In the beginning, the Chemical Brothers’ most obvious influences, besides the acid house of their college years, were Public Enemy and Meat Beat Manifesto. This is how they defined their early “Big Beat” sound, by applying the techniques of musical collage, which had been refined by the production work of the Bomb Squad and Jack Dangers, to dance music. Sampling had been used in dance music since the very beginning, but never on such a wholesale basis. Half the fun of their early material came through in the interaction of multiple diffuse elements to create a kind of postmodern musical synthesis: a handful of eclectic noises artfully combined in order to create something much greater than the mere sum of its parts.
But as their sound changed and grew, it also grew more streamlined. If 1997’s Dig Your Own Hole was still clearly a product of synthesizers and samplers, 1999’s Surrender was the first step towards something entirely different. The music was still electronic, the beats still heavy, but the end result was strangely organic. The Chems were still musical magpies, but their appropriation became increasingly subtle to the point of invisibility. What is more, they became interested in turning their malleable sound to the service of a series of remarkably canny musical pastiches. “Out of Control”, featuring Bernard Sumner on vocals, sounded more like New Order than New Order had in quite some time. In a similar fashion, “Asleep From Day”, with Hope Sandoval, was a better Mazzy Star track than the majority of Mazzy Star tracks had been.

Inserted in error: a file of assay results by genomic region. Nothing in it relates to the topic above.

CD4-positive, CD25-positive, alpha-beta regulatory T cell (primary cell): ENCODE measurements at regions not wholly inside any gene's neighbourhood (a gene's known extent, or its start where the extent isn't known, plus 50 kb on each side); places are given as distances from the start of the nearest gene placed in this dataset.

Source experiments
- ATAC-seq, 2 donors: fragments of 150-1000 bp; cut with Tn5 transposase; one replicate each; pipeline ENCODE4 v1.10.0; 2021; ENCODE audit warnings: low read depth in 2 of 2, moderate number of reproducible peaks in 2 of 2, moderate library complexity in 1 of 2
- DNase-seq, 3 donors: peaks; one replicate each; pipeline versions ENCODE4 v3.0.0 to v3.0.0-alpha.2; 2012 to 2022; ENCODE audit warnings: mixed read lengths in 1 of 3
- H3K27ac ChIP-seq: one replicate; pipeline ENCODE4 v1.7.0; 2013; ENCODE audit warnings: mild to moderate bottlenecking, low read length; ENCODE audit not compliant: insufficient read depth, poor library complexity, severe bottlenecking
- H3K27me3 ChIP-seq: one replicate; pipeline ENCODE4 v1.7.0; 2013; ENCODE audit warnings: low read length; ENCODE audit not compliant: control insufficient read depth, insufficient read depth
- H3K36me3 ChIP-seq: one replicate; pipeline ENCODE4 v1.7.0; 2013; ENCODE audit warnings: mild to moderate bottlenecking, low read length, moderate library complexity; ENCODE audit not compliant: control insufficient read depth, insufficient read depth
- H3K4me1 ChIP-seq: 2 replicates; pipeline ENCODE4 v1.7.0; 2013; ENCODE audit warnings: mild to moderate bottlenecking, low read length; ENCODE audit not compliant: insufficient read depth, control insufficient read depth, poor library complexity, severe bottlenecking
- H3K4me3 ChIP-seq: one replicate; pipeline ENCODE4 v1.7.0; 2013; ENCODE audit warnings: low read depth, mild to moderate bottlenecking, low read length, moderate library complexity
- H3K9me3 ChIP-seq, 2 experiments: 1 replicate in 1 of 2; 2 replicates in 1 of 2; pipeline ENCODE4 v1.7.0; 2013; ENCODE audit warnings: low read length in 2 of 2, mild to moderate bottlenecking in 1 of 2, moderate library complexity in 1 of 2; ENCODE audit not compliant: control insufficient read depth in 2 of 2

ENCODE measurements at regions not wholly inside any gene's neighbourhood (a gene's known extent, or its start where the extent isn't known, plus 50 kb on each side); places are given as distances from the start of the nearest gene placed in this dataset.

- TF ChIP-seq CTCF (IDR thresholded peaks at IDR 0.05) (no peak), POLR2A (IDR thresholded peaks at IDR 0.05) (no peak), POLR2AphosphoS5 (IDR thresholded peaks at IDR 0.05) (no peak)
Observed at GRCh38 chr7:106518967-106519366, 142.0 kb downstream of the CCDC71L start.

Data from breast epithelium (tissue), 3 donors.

As enjoyable as these collaborations were, they also pointed to a potential Achilles heel in the Chems’ admirably holistic approach. After the excellent Surrender, it would have been easy to imagine the pair becoming increasingly indebted to their collaborations, at the expense of their own unique style. Thankfully, Come With Us was surprisingly light on collaborations. But if their fourth album continued the trend towards an increasingly lean and organic sound, it also betrayed a startling indecisiveness.
The album’s singles were great, but the rest of the album seemed uncharacteristically undercooked. Beth Orton, whose career was practically built on the strength of her vocal cameos on the Chems’ first two discs, turned in a limpid performance on “The State We’re In”. The psychedelic terrain of “Denmark” and “Pioneer Skies” seemed almost an afterthought: whereas these tracks could have served as the centerpieces of any past Chems album, they just weren’t long enough to register as convincingly as they should have. The whole thing seemed slightly emaciated, as if it would have benefited from another 10 minutes of fat (how many albums can you say that about?).